Americans are short of money. This makes a recession more likely.

  • New data shows Americans have already spent a third of their pent-up savings.
  • That’s almost three times more than previously thought, and spending will soon slow down.
  • Retailers are adjusting accordingly, but the data suggests a recession is increasingly likely.

The financial cushion protecting Americans from skyrocketing inflation is smaller than previously thought. As savings decline, the risks of a severe recession increase.

Household finances are in a worrying decline. Savings soared early in the pandemic as an unprecedented stimulus and weak in-person spending left Americans with more cash to stash. This trend peaked in mid-2021 when the economy reopened and spending rebounded. Soaring inflation has led many people to dip into their savings to afford everyday basics, and as prices continue to soar, the cash reserve has continued to dwindle. .

The situation is even worse than previously thought. August data showed that US households had spent about $270 billion out of a savings cushion of $2.4 trillion, according to the Bureau of Economic Analysis. This equates to about 11% of that extra accumulated cash that has been spent since balances began to decline last year.

But recent revisions paint a darker picture. According to newly revised statistics released on September 30, the savings cushion peaked at just $2.1 trillion in August 2021, and about $630 billion – or 31% – of that cushion has been spent.

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Source: Pantheon Macroeconomics

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This small cash cushion signals that “the risk of recession is higher than we previously thought,” said Ian Shepherdson, chief economist at Pantheon Macroeconomics, in a Monday note.

If households begin to cut spending and support their declining savings, it could remove a much-needed engine of economic growth.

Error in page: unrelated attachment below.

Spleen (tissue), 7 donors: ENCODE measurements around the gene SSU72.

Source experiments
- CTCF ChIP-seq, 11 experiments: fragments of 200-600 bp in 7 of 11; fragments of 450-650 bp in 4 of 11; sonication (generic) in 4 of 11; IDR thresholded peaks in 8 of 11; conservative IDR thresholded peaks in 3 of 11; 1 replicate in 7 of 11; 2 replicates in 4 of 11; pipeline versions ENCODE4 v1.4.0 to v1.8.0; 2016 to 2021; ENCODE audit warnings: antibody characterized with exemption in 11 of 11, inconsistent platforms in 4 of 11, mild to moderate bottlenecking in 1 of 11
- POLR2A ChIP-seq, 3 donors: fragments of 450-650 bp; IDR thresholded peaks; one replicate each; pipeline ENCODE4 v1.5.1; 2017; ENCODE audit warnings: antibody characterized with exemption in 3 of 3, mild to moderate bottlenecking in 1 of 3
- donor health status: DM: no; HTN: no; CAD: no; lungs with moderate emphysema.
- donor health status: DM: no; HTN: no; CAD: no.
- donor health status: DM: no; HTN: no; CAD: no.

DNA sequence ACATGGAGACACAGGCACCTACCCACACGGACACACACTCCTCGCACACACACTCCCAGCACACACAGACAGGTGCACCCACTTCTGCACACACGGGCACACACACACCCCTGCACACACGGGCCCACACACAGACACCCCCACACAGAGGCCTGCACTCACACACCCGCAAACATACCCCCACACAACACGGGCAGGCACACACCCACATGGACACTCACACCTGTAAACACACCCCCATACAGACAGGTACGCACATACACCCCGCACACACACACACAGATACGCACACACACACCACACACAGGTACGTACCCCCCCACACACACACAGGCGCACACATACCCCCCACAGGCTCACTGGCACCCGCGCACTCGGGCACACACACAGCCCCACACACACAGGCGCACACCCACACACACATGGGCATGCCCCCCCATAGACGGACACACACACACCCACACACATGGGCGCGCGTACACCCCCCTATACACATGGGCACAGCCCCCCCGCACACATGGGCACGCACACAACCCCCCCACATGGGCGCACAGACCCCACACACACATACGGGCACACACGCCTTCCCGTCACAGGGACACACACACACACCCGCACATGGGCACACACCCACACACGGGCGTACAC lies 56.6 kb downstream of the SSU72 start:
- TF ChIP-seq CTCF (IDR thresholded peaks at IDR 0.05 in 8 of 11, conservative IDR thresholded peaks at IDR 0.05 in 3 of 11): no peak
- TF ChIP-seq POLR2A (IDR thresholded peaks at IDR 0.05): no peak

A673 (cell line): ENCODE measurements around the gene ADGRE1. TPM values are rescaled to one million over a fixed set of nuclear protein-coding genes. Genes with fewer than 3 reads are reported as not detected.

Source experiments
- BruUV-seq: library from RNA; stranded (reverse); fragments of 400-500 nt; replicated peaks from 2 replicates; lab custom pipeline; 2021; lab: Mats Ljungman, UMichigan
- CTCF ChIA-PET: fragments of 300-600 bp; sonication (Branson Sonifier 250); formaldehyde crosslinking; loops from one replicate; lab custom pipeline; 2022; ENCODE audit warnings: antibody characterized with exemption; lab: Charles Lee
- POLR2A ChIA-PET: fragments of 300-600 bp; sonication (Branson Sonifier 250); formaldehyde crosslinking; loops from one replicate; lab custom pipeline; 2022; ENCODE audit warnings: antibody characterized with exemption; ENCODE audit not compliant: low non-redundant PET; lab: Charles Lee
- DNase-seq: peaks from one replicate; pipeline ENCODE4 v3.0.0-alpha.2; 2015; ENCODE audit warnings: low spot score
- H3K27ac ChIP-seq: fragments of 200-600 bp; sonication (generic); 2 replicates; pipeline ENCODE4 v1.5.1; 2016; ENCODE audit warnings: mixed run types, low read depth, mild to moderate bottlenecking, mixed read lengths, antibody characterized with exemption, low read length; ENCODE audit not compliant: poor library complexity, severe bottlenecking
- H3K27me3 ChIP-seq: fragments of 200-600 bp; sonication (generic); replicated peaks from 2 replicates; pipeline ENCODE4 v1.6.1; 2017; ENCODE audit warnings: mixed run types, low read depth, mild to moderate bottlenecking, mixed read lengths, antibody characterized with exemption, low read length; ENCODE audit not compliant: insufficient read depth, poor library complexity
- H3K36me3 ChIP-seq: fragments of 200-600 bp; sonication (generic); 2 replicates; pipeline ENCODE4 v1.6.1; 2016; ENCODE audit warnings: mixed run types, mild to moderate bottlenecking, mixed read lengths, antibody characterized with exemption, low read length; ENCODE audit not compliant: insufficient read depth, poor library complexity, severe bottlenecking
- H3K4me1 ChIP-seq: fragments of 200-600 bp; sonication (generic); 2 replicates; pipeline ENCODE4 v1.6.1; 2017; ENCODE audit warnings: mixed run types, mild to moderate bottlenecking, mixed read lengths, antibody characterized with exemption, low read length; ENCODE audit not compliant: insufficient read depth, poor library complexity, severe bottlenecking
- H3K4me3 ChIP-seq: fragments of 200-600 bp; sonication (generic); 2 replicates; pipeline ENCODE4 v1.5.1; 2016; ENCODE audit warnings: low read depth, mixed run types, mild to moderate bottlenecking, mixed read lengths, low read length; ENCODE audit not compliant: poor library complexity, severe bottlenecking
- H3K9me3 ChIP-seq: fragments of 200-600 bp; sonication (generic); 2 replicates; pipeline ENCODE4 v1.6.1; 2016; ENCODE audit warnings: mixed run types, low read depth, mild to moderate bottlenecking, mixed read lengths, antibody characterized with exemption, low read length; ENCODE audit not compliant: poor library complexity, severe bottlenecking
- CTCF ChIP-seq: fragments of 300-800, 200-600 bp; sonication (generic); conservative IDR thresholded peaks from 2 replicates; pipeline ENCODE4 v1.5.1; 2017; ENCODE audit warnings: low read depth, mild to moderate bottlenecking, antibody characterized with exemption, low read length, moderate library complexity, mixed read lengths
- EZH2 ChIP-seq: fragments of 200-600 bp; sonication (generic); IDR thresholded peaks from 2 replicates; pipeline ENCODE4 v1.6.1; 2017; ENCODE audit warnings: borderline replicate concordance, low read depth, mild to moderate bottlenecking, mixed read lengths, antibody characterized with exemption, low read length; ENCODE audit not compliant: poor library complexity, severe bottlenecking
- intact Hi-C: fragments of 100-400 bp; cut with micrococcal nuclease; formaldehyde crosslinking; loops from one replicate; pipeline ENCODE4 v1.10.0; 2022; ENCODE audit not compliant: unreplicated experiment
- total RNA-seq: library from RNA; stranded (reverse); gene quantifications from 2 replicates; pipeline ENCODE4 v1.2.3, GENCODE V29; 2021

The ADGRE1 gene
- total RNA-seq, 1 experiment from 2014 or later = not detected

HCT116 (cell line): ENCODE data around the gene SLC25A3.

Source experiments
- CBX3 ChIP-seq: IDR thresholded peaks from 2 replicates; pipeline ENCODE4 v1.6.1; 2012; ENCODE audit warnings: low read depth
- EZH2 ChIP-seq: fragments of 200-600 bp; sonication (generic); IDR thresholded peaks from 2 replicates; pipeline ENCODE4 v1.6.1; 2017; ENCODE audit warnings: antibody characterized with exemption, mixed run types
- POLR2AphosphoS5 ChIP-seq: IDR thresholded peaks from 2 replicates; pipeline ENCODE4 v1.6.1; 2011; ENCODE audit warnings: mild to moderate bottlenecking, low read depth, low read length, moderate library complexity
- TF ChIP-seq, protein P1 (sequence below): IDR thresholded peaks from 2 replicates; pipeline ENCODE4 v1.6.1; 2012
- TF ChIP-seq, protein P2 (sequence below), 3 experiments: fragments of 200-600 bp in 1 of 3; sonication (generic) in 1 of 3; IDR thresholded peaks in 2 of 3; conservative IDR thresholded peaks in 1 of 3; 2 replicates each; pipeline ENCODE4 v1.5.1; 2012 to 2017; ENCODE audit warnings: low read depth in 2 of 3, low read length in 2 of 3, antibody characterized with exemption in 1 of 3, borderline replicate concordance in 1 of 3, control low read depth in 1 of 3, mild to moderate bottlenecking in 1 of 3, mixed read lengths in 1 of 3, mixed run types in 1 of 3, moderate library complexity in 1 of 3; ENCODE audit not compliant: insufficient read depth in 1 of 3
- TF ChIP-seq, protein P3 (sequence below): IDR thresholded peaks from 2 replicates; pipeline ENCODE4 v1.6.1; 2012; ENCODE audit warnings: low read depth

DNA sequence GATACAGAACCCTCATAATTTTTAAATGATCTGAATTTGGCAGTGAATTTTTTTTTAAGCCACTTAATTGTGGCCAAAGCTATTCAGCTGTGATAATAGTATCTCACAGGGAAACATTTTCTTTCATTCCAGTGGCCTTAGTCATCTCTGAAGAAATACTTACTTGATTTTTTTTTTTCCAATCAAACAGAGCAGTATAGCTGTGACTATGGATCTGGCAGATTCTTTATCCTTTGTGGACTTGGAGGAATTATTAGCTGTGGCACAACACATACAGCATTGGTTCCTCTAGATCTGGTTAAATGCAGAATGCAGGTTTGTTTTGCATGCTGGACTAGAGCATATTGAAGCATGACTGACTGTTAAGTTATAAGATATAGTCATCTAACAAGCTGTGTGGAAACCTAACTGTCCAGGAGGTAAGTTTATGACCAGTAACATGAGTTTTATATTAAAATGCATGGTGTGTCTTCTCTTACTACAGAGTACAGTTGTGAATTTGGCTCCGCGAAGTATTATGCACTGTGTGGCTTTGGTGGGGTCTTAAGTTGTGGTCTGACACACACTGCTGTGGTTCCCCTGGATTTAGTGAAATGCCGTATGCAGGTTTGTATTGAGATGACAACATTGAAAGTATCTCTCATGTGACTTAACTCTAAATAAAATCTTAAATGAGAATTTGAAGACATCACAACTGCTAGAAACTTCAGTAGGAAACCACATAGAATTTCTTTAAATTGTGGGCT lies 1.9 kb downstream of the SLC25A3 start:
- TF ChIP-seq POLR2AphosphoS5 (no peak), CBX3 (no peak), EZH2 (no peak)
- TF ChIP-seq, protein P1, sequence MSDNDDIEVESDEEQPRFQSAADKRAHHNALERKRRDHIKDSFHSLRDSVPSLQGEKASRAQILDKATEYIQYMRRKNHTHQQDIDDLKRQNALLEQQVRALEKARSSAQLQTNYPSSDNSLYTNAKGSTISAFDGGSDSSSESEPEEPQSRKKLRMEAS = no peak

“The risk has increased that people will not be prepared to reduce their savings sufficiently and quickly enough to keep consumption at a sufficient pace to offset weakness elsewhere,” Shepherdson said.

Several retail giants are already expecting the downturn to materialize. Walmart and Target both announced last month that their holiday promotions will begin in early October in a bid to entice shoppers put off by soaring prices. Amazon, meanwhile, has announced its own deals event for Prime members from October 6-8 in a bid to compete with its brick-and-mortar peers.

By offering deals earlier, inflation-conscious shoppers can spread their vacation purchases over multiple pay periods so they don’t stretch their finances too much.

“We know that price is a priority for Walmart customers and will continue to be an important consideration as we approach the holiday season,” Walmart spokesman Nick DeMoss told The Washington Post. in September. “Customers buy early and finding the lowest prices is a top priority.”

Despite the early discounts, dwindling American savings will likely lead to a weaker holiday spending boom. Retail sales are expected to grow only 4% to 6% between November 2022 and January 2023, Deloitte said in a September report. This is down from the 15.1% gain recorded during the same period last year.

The writing has been on the wall for some time. Inflation-adjusted spending at retailers and restaurants has been down since April, aside from a surprise rise in August. This means that households generally spend less, even though high prices encourage many to hoard more money for the same necessities.

The savings crisis alone does not guarantee a recession. Easing inflation could help Americans’ savings go further, and a rebound in the stock market could give households some flexibility to spend more.

Still, it’s unclear “where the reduction in savings will end” since household finances “have never looked like this,” Shepherdson said. If the current trend continues, a drop in spending could push the United States into a dark recession, and households will have less room to maneuver to weather the storm.

“Sustained strength in consumption will therefore be essential to keep the economy out of recession. We are less confident about this than before the release of the revised savings data,” Shepherdson added.

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